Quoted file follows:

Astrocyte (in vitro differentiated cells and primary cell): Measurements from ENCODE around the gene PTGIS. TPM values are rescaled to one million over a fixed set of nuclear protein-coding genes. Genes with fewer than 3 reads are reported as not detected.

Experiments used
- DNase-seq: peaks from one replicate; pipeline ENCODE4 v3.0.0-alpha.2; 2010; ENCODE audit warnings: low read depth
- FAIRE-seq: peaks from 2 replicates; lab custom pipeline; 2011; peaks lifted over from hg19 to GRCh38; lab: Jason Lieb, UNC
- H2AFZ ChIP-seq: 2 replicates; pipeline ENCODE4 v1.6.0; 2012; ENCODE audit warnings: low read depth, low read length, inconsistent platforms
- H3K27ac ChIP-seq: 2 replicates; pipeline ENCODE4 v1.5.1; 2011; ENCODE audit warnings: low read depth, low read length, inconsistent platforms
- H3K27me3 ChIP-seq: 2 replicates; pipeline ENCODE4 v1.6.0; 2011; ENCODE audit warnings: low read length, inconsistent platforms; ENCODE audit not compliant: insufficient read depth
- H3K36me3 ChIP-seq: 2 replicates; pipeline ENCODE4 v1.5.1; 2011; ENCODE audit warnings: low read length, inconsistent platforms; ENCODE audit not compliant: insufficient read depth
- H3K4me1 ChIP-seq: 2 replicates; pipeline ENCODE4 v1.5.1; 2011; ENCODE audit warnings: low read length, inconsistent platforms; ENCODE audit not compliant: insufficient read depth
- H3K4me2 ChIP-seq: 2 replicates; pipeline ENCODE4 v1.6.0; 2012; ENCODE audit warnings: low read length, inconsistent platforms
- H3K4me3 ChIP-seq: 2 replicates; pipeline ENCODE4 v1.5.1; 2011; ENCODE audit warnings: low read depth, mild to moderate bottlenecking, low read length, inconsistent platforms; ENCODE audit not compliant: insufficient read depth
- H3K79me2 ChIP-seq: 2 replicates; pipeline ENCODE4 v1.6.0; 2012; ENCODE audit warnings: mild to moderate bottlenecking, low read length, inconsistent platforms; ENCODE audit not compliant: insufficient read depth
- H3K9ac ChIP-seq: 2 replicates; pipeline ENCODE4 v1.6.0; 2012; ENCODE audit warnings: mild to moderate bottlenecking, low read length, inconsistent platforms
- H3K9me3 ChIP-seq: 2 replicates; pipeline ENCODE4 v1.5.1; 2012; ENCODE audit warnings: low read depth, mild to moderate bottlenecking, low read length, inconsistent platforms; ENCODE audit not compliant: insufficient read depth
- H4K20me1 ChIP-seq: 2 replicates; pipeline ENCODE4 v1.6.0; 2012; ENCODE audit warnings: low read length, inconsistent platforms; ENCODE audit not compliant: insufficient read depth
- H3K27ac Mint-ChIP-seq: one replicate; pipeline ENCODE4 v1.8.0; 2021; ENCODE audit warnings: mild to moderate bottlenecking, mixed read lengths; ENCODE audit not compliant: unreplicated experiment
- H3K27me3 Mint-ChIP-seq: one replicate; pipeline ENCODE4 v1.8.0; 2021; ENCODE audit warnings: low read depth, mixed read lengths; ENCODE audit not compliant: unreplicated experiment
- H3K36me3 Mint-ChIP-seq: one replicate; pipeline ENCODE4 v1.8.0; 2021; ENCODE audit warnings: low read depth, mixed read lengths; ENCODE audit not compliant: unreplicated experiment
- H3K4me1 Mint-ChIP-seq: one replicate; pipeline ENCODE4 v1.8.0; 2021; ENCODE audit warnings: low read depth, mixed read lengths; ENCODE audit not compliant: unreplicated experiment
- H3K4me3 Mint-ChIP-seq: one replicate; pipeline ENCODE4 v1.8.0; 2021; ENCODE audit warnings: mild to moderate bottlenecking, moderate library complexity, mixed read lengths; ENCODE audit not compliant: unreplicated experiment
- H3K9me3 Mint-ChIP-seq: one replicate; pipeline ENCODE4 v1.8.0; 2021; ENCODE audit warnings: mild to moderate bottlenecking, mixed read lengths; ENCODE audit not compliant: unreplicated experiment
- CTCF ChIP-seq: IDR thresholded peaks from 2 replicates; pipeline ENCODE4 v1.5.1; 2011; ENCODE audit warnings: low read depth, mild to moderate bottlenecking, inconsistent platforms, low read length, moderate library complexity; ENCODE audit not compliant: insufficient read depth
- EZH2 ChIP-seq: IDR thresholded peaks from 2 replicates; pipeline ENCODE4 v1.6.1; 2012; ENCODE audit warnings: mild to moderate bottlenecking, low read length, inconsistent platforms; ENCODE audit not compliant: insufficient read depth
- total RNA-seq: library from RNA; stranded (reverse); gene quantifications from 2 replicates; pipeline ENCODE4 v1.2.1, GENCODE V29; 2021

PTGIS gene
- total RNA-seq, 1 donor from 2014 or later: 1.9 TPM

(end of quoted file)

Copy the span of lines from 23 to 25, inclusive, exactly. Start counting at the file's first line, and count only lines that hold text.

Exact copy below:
- EZH2 ChIP-seq: IDR thresholded peaks from 2 replicates; pipeline ENCODE4 v1.6.1; 2012; ENCODE audit warnings: mild to moderate bottlenecking, low read length, inconsistent platforms; ENCODE audit not compliant: insufficient read depth
- total RNA-seq: library from RNA; stranded (reverse); gene quantifications from 2 replicates; pipeline ENCODE4 v1.2.1, GENCODE V29; 2021

PTGIS gene